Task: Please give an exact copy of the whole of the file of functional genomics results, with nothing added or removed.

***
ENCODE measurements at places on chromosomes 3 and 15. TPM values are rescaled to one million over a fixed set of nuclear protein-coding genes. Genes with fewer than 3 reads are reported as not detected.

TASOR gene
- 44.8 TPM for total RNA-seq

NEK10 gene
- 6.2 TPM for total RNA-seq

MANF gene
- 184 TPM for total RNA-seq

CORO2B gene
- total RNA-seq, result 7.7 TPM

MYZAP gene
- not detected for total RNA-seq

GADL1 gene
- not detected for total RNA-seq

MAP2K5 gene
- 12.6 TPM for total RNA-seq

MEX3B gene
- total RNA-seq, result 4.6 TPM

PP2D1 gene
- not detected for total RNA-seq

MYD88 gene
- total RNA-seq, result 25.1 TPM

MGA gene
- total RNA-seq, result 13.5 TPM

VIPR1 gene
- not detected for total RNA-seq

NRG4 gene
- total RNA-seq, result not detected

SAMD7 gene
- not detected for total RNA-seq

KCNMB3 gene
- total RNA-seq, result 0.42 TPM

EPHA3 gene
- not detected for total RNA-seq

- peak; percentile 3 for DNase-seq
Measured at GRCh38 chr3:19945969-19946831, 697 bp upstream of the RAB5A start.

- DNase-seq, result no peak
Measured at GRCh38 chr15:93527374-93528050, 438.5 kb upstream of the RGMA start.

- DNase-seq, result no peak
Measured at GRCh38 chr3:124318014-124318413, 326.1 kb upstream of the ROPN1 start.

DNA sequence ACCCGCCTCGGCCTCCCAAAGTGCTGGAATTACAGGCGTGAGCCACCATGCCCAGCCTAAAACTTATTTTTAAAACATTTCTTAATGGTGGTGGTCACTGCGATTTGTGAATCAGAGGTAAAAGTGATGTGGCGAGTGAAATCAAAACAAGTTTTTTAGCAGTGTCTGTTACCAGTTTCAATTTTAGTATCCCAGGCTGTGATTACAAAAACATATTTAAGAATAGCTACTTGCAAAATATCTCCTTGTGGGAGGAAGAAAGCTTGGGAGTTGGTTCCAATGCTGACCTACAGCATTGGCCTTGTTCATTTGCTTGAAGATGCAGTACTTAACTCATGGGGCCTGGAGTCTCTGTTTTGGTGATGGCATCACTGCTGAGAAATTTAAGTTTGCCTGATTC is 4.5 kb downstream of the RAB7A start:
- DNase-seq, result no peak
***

ENCODE measurements at places on chromosomes 3 and 15. TPM values are rescaled to one million over a fixed set of nuclear protein-coding genes. Genes with fewer than 3 reads are reported as not detected.

TASOR gene
- 44.8 TPM for total RNA-seq

NEK10 gene
- 6.2 TPM for total RNA-seq

MANF gene
- 184 TPM for total RNA-seq

CORO2B gene
- total RNA-seq, result 7.7 TPM

MYZAP gene
- not detected for total RNA-seq

GADL1 gene
- not detected for total RNA-seq

MAP2K5 gene
- 12.6 TPM for total RNA-seq

MEX3B gene
- total RNA-seq, result 4.6 TPM

PP2D1 gene
- not detected for total RNA-seq

MYD88 gene
- total RNA-seq, result 25.1 TPM

MGA gene
- total RNA-seq, result 13.5 TPM

VIPR1 gene
- not detected for total RNA-seq

NRG4 gene
- total RNA-seq, result not detected

SAMD7 gene
- not detected for total RNA-seq

KCNMB3 gene
- total RNA-seq, result 0.42 TPM

EPHA3 gene
- not detected for total RNA-seq

- peak; percentile 3 for DNase-seq
Measured at GRCh38 chr3:19945969-19946831, 697 bp upstream of the RAB5A start.

- DNase-seq, result no peak
Measured at GRCh38 chr15:93527374-93528050, 438.5 kb upstream of the RGMA start.

- DNase-seq, result no peak
Measured at GRCh38 chr3:124318014-124318413, 326.1 kb upstream of the ROPN1 start.

DNA sequence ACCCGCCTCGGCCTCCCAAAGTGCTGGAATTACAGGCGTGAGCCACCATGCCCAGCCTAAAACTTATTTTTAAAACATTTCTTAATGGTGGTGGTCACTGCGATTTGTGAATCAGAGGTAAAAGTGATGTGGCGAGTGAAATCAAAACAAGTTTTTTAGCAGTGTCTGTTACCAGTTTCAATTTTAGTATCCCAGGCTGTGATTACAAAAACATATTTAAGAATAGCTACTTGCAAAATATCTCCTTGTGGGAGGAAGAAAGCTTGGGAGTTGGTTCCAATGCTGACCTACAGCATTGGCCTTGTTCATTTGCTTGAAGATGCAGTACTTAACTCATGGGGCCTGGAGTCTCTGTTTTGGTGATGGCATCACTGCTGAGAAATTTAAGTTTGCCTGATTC is 4.5 kb downstream of the RAB7A start:
- DNase-seq, result no peak